Between April 2020 and September 2021, we conducted a multicenter prospective cohort study enrolling all children and adolescents with suspected or confirmed SARS-CoV-2 infection admitted to the Pediatric Intensive Care Unit (PICU) from three reference hospitals in the eastern Amazon area (Brazil): Fundação Santa Casa de Misericórdia do Pará (FSCMPA), Fundação Hospital das Clínicas Gaspar Viana (FHCGV), and Hospital e Pronto Socorro Municipal Mário Pinotti (HPSMMP).

The study was approved by the institutional review board of the coordinating center (the other centers were co-participants). The parents or guardians of the children, or, when applicable, the children themselves, provided written informed consent before being included in the study.

The inclusion criteria were all children and adolescents (1 month to 21 years old) with suspected or confirmed severe SARS-CoV-2 infection or MIS-C who were admitted to the Pediatric Intensive Care Unit (PICU). We excluded patients who were at end-of-life decision stages, immune-compromised patients, and those with unknown or incomplete vaccination status. Incomplete vaccination can lead to greater susceptibility to different agents and, therefore, a greater possibility of serious diseases, especially in children under 5 years of age. In cases of readmission in the PICU, only the first hospitalization was considered.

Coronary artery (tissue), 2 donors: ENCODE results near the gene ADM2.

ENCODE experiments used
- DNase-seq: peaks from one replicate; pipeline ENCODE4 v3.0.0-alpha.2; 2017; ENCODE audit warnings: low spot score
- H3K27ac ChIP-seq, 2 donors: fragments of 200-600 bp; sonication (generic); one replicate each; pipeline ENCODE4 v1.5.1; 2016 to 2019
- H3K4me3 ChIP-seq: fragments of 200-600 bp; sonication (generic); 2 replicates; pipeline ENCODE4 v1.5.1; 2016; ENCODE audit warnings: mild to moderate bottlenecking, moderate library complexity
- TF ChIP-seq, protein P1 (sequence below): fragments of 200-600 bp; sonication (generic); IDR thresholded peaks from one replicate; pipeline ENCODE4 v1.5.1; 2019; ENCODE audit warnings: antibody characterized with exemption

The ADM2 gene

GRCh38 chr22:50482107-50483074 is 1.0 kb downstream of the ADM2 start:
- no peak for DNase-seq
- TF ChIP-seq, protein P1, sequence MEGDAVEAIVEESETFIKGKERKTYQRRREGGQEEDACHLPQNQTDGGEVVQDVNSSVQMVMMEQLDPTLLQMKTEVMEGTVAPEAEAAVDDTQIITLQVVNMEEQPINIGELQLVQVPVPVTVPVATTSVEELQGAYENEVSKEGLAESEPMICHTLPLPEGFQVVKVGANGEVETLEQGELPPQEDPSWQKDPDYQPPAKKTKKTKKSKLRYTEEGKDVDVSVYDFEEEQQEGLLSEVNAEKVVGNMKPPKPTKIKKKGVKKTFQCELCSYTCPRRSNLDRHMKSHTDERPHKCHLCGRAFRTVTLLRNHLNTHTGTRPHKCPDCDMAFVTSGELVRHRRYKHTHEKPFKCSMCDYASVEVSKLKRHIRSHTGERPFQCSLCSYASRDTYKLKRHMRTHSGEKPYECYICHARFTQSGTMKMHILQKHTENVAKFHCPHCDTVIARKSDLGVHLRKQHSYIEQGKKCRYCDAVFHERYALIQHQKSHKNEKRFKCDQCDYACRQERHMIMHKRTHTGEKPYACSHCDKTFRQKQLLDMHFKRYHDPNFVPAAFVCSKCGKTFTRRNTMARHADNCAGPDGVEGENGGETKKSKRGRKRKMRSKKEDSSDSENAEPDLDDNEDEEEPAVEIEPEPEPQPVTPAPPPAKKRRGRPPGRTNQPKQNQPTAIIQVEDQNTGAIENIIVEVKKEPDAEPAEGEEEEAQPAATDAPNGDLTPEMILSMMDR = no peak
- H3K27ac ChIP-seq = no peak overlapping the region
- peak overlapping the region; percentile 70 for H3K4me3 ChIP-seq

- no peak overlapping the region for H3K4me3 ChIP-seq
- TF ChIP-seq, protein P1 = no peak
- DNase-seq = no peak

Case definition